Forty-seven percent of general practitioners and 61% of pharmacists had ever refused to sell emergency contraceptive pills, compared with 11% of nurses and 22% of obstetrician-gynecologists. Among providers who had ever refused to supply the method, nurses most commonly cited the reason that the method was not available; the most common reasons given by other providers were that the client had a contraindication to use or had recently used the method. Other frequently cited reasons were safety concerns and feeling uncomfortable prescribing the method. About half of all providers who had dispensed it in the last year imposed an age restriction; their mean lower and upper age limits were 15.6 and 41.3 years, respectively.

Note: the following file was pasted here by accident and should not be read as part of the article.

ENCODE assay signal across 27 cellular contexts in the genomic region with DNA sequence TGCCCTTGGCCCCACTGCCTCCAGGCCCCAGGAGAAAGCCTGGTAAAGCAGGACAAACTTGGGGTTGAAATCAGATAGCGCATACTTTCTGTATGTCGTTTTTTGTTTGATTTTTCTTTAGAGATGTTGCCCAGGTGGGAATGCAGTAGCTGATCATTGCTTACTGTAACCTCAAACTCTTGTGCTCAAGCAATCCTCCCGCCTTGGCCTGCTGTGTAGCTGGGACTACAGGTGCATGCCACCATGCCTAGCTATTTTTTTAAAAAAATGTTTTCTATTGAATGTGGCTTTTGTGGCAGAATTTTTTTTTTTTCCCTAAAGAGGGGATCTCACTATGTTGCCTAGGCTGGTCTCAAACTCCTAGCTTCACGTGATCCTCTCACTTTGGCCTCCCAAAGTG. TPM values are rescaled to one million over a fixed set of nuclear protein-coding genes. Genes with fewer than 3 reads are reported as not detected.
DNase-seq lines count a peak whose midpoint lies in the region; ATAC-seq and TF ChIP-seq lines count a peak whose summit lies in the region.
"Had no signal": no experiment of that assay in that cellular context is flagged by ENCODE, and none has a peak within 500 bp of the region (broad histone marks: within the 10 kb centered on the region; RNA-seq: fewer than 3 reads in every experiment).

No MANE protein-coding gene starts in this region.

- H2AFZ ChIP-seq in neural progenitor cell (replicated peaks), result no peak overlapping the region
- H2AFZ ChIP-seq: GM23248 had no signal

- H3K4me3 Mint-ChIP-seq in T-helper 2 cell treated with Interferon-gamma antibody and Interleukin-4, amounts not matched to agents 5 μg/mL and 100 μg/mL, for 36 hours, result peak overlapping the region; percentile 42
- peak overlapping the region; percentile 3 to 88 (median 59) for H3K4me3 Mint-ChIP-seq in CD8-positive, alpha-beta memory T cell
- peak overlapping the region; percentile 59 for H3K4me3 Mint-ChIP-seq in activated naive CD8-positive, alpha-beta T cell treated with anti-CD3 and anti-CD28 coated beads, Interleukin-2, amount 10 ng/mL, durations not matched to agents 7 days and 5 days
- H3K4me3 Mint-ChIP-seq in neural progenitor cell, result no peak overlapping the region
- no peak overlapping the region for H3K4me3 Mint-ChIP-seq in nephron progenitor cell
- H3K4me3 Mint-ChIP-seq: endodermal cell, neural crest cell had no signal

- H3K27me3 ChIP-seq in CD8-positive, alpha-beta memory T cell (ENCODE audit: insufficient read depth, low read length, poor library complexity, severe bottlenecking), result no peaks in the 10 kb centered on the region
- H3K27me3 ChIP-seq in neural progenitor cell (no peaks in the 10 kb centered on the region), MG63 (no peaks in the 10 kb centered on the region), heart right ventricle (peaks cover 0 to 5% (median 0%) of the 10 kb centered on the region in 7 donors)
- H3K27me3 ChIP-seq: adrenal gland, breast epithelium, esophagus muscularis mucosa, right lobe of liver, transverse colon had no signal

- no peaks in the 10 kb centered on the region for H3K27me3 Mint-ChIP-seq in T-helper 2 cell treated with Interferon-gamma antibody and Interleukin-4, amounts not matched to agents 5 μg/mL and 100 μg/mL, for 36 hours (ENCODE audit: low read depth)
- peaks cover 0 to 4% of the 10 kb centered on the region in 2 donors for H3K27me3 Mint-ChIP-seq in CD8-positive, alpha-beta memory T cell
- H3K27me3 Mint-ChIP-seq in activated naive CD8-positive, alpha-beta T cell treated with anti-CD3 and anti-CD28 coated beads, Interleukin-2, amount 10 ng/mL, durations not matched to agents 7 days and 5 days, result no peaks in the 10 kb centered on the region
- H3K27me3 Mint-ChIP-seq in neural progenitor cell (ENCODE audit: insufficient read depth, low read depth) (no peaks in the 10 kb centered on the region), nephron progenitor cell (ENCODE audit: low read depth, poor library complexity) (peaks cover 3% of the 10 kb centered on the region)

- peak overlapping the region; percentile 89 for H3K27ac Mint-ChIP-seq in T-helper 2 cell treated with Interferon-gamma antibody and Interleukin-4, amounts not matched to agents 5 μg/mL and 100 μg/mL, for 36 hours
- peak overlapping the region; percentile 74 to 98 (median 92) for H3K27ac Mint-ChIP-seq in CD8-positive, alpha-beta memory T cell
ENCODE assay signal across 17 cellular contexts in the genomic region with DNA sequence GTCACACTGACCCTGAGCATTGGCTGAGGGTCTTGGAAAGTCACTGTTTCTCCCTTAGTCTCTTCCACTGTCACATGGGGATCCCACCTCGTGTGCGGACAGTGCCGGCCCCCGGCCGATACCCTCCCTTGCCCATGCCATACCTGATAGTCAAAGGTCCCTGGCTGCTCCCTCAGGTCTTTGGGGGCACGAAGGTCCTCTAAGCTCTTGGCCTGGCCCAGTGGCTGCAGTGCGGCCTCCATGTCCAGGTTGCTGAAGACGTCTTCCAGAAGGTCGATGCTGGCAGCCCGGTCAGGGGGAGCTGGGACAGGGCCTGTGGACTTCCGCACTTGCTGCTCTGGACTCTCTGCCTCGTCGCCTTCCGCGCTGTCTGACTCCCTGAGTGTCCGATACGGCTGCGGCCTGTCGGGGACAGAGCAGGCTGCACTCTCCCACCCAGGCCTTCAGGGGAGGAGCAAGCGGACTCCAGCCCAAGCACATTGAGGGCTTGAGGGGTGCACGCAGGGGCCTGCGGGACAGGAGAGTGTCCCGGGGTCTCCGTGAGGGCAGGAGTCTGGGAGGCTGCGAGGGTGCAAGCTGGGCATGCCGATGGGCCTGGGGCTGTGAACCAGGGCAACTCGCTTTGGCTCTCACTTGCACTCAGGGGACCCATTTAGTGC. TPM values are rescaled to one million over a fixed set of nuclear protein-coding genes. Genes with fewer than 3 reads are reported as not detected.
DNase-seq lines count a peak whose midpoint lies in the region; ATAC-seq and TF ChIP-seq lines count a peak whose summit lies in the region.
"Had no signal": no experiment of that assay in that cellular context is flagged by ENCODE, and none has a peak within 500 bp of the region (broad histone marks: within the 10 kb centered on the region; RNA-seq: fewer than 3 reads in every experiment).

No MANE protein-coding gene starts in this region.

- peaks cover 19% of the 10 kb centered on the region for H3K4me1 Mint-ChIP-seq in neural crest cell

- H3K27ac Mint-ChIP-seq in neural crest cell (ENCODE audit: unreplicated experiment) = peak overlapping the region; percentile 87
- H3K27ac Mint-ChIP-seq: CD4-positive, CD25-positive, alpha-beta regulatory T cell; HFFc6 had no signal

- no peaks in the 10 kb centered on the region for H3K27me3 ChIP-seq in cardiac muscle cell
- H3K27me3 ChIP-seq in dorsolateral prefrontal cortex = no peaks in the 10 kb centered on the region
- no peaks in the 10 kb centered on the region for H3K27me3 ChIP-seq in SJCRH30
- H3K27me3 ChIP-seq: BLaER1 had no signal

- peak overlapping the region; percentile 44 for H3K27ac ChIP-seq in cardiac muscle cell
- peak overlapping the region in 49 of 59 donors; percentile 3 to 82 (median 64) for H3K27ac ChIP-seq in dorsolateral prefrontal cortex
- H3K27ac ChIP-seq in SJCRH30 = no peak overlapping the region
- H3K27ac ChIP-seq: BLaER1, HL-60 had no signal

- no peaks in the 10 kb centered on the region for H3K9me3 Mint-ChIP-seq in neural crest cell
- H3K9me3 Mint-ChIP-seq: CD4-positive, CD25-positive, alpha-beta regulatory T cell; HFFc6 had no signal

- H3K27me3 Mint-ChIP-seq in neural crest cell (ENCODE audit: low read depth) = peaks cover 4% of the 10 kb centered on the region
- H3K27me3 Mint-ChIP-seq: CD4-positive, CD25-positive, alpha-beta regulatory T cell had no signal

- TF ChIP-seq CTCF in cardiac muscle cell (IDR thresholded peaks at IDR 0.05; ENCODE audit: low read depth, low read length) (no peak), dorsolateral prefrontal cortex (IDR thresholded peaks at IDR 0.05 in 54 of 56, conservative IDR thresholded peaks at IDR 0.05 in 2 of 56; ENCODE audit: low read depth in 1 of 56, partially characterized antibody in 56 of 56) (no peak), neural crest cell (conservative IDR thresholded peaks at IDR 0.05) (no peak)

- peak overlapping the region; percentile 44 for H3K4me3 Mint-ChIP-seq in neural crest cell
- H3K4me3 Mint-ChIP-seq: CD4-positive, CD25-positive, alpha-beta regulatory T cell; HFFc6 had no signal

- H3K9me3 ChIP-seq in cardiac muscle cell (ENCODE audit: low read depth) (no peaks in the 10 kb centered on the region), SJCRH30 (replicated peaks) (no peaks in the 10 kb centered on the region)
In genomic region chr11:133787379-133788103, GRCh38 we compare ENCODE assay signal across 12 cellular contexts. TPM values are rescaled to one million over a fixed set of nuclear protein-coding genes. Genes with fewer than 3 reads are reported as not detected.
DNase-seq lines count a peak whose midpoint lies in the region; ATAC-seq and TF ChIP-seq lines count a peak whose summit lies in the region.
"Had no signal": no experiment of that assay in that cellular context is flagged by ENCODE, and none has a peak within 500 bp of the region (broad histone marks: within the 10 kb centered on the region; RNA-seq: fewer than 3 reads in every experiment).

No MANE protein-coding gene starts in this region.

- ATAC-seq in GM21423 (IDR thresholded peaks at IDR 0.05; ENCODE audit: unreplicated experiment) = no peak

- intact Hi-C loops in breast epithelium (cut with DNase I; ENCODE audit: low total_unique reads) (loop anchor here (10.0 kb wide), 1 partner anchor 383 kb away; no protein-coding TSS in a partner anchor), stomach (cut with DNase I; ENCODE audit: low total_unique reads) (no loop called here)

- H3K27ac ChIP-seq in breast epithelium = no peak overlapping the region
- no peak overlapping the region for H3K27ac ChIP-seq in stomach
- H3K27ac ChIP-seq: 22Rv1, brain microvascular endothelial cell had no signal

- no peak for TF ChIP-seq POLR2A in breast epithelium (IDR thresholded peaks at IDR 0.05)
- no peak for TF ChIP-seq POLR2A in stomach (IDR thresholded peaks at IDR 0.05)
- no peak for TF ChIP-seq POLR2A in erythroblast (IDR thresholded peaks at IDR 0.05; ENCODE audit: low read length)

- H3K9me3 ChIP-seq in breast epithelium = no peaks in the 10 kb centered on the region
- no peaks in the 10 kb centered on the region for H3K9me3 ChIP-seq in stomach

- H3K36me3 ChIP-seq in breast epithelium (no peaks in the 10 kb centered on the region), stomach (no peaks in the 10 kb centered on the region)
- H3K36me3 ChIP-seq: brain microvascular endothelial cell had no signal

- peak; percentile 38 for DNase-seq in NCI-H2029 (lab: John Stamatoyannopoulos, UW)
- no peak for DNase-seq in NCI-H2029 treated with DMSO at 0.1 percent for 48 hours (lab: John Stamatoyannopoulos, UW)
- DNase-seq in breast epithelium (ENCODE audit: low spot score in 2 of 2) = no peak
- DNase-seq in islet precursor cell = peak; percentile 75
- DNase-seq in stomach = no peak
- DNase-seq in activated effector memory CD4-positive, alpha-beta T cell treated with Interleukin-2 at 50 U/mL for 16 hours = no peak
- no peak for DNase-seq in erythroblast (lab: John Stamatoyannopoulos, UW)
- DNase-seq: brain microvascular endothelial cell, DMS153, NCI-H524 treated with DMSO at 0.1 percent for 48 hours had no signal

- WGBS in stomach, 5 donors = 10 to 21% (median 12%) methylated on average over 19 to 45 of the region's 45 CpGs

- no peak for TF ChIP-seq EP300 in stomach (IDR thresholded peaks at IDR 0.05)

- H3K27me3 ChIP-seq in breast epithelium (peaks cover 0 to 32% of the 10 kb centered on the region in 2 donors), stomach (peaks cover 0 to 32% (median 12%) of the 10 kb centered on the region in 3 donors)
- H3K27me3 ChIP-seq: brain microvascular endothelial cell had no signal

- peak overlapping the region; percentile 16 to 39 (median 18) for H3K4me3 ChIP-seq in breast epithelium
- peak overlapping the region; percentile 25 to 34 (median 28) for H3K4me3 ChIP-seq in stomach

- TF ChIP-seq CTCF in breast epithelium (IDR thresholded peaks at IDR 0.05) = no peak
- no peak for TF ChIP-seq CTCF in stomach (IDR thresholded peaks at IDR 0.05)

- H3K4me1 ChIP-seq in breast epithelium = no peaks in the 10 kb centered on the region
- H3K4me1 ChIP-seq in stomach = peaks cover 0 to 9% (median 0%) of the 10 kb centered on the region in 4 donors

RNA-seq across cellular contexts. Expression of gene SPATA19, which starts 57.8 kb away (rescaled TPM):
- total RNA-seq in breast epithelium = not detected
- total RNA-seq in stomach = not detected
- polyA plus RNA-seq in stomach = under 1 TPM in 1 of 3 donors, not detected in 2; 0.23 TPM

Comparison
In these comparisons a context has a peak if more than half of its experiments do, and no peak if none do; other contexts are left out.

Compared to their Jamaican counterparts, Barbadian health care providers as a group less frequently reported ever receiving requests for emergency contraceptive pills (94% vs. 88%—Table 5). As in Jamaica, nurses were the least likely of the groups to have received a request (80% vs. 87–93% of general practitioners and pharmacists) and to have dispensed the method (43% vs. 84–89%). The majority of nurses and general practitioners who had ever provided the method had done so no more than once a month in the previous year (64% and 61%), whereas 37% of pharmacists reported this frequency. Half of all respondents said they had ever refused to dispense the method. For Barbadian pharmacists who had ever refused, the reasons most commonly cited were that they felt uncomfortable prescribing it, they had concerns about its safety and "other" reasons. Common reasons given by nurses and generalpractitioners were that the client had a contraindication to use, the client had recently used the method and, for nurses, the method was not available. Fewer than half of all respondents who had provided the method in the past year imposed an age restriction; their mean lower and upper age limits were 16.7 and 39.5 years, respectively.